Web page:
Gap Year Stories During COVID

By Anna Nickerson

As more students opt for Gap Years this year, many students and families looking for Gap Year options are scratching their heads wondering, “What can we do while staying closer to home?”

I recently spoke with several Gap Year Solutions students who have made the best of an unprecedented situation and found ways to stay active, engaged, and excited during their Gap Years. This week I cover Danielle, Dom and Alexis’ stories. They all fashioned productive Gap time without traveling in the fall. Check back next week to hear from Jack and Sarah, who were able to travel in the U.S. despite the many challenges presented by COVID.

Danielle lives in the metro Boston area, and has taken advantage of her time at home to learn more about herself and her personal interests. A life-long dancer, she was planning to attend Elon University as a dance major. When the pandemic continued to worsen, she made the decision last July to take a Gap Year. She didn’t want to take online classes, especially as a dance major.

Danielle has kept incredibly busy. She’s been assisting as an intern and teacher at a local dance studio, working at a coffee shop, and tutoring students during remote learning. She’s reconsidering her choice of college, and is using this time to apply to other schools. Most importantly, she’s learning about herself. Danielle told me, “COVID hasn’t been good for anyone obviously, but this time has given me a great opportunity to learn more about the dance industry and be involved with things I’m interested in. This year has been surprisingly positive!”

Dominic lives in the Washington DC area, and realized that he wanted to take a Gap Year as soon as COVID hit. He decided that online learning would be a challenge for him, since he loves to talk to his teachers and sometimes struggles to stay organized. “College is the beginning to my future, so I didn’t want to waste this time – and I felt I needed a break,” he told me.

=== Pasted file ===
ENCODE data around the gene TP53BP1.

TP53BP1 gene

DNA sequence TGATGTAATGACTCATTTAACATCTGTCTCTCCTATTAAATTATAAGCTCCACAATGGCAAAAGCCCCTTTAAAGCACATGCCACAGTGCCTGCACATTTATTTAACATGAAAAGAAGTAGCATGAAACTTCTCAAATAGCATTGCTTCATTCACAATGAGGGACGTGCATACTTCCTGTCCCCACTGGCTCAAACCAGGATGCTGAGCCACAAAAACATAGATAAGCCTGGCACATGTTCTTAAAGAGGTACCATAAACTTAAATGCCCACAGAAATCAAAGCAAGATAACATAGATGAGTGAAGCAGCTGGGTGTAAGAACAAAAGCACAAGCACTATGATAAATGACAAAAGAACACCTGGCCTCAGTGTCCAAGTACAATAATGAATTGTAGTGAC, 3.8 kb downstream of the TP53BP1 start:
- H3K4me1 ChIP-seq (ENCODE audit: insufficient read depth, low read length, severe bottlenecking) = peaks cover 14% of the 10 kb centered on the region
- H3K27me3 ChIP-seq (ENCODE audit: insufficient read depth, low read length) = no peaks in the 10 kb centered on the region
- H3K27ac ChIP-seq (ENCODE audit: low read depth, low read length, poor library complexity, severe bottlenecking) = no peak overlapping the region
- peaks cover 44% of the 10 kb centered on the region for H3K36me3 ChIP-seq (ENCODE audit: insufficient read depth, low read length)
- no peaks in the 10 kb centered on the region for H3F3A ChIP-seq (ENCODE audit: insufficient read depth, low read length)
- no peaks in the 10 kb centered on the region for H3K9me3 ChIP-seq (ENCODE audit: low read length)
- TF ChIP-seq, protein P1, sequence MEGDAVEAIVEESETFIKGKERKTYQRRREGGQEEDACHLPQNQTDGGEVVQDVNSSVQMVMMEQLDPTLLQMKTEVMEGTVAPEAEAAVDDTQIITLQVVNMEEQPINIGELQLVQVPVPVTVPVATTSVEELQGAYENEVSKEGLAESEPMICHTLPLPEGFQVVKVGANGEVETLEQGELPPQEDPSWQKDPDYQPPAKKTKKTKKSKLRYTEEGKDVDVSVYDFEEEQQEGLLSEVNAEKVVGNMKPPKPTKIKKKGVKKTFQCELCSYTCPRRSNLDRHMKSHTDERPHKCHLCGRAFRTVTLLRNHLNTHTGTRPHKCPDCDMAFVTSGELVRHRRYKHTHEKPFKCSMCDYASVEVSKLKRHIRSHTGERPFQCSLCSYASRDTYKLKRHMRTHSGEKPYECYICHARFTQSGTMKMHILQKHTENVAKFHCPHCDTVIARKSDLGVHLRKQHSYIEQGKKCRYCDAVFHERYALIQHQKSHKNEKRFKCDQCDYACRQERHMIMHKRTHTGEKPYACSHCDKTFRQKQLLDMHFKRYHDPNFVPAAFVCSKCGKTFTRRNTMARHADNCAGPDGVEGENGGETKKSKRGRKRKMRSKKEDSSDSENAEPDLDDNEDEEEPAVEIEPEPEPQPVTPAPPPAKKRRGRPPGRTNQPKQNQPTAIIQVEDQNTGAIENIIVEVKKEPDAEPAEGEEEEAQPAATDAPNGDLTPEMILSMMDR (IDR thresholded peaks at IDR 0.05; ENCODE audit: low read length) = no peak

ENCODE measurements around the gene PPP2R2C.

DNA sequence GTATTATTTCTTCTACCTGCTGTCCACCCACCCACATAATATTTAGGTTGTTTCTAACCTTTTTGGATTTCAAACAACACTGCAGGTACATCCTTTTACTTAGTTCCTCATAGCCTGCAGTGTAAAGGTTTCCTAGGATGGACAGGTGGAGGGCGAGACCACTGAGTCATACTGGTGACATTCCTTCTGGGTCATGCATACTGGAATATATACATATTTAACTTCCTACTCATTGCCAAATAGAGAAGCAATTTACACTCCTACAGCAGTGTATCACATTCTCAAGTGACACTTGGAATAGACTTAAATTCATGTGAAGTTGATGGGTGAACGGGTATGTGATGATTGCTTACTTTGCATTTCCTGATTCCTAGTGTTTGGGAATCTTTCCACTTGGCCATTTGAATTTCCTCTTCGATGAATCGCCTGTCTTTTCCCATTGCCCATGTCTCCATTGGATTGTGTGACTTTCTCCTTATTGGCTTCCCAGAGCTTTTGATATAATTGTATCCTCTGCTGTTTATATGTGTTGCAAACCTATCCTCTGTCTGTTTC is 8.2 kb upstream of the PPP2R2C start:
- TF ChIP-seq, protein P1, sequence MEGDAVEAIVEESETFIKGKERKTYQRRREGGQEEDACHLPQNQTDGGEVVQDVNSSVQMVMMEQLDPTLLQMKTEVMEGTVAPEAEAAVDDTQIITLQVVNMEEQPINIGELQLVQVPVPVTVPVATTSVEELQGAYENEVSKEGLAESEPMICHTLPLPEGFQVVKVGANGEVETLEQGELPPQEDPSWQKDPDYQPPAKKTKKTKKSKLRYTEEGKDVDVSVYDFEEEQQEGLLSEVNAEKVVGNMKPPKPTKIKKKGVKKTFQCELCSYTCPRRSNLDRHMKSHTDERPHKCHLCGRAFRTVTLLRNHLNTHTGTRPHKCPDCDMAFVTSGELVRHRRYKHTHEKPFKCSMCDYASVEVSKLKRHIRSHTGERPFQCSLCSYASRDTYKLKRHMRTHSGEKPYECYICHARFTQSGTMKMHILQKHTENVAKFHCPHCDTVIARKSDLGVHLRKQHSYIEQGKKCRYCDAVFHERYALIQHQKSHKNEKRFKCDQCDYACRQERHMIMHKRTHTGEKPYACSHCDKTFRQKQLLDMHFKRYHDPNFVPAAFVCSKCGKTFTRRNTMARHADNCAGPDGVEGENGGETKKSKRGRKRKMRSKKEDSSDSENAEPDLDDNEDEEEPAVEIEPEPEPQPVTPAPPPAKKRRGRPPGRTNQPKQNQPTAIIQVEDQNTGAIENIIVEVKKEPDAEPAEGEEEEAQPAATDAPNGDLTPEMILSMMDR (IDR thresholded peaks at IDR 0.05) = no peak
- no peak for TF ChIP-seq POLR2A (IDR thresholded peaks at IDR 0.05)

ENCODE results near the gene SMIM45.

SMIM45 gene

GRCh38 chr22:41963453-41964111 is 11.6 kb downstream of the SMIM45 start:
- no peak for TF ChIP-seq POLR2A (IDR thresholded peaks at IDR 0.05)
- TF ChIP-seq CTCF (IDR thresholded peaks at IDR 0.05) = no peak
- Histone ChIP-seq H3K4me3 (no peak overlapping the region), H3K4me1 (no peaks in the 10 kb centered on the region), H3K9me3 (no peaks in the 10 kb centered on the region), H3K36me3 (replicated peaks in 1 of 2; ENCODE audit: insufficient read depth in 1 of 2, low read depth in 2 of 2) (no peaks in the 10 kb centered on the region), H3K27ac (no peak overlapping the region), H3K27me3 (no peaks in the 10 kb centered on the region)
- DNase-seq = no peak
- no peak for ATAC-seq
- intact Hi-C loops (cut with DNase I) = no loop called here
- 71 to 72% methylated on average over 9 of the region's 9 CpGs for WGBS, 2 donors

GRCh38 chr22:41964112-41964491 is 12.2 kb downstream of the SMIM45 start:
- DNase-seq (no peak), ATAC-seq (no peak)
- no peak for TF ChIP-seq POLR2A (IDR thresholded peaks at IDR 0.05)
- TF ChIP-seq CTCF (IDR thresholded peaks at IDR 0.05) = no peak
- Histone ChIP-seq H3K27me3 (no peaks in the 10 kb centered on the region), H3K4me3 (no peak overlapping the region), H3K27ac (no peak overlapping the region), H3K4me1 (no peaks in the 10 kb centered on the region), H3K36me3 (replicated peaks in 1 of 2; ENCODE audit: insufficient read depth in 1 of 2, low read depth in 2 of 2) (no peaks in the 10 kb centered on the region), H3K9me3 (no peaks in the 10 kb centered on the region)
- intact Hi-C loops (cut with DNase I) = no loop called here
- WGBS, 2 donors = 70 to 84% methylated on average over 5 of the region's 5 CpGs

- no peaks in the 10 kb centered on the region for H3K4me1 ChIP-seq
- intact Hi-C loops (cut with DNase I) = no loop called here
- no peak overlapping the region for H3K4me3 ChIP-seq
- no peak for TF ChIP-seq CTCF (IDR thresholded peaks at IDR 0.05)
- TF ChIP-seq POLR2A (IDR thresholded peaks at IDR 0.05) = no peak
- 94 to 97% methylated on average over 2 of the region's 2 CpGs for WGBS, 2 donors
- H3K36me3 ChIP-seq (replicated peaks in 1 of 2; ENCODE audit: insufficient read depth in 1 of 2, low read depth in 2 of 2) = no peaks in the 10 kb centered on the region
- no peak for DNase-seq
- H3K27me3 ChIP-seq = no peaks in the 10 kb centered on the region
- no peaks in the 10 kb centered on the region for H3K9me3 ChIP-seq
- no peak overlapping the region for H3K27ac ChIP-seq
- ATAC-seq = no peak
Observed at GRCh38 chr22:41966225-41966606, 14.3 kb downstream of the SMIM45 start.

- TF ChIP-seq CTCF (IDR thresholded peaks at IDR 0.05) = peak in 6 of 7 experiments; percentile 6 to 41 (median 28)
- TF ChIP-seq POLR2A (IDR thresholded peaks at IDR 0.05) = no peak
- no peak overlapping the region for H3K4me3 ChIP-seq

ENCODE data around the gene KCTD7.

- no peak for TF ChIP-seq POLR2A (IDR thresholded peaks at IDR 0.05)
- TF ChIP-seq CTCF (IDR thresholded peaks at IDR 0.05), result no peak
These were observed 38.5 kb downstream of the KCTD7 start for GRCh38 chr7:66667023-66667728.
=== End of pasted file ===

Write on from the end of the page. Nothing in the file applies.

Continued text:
Dom grew up in Maryland, but spent three years in Asia attending the Singapore American School, so he wanted to spend more time learning about various Asian countries. He spent the fall working at the Heritage Foundation, a research and educational institution in Washington D.C. At Heritage, Dom did a capstone project about China’s Belt & Road Initiative, for which he received positive feedback from his mentors. He found out recently that his paper might even be published!

Dom found that so far, his Gap Year has given him many opportunities to challenge his viewpoints and showed him a lot about the “real world.” His fall experience has inspired him to consider majoring in Political Science when he starts at Holy Cross in fall 2021.  

Alexis, from the Philadelphia area, decided towards the end of her junior year of high school to forego her senior year and take the GED exam instead. She was having a difficult time striking a balance with her academics as she excelled in subjects like history and English, but struggled in math. She wasn’t getting the accommodation she needed from her school, so she decided to take a different approach.

So this past fall she started working on a human rights project with a Moroccan NGO. This opened her eyes as an American. She gained valuable cultural experience as she helped clean up translation work and responded to people on social media. At the same time, she also worked part-time in a local retail store, and participated in Gap Year Solutions’ ImagineU program which was held in partnership with the Baserria Institute. This online experience enabled Alexis to learn empathy and about other cultures through food. Without her Gap time last fall, Alexis says she would never have gotten these incredible learning opportunities!  

Gap Year Solutions supported all three students by helping them identify their interests and goals, and working with them to structure their experiences. Gap Year Solutions also provided regular mentoring during their Gap time to make adjustments to their plan as necessary, and ensure they stayed on track.

Check back next week for Part 2, in which we look at how – despite COVID – two of our many Gappers embarked on structured travel programs in the U.S.

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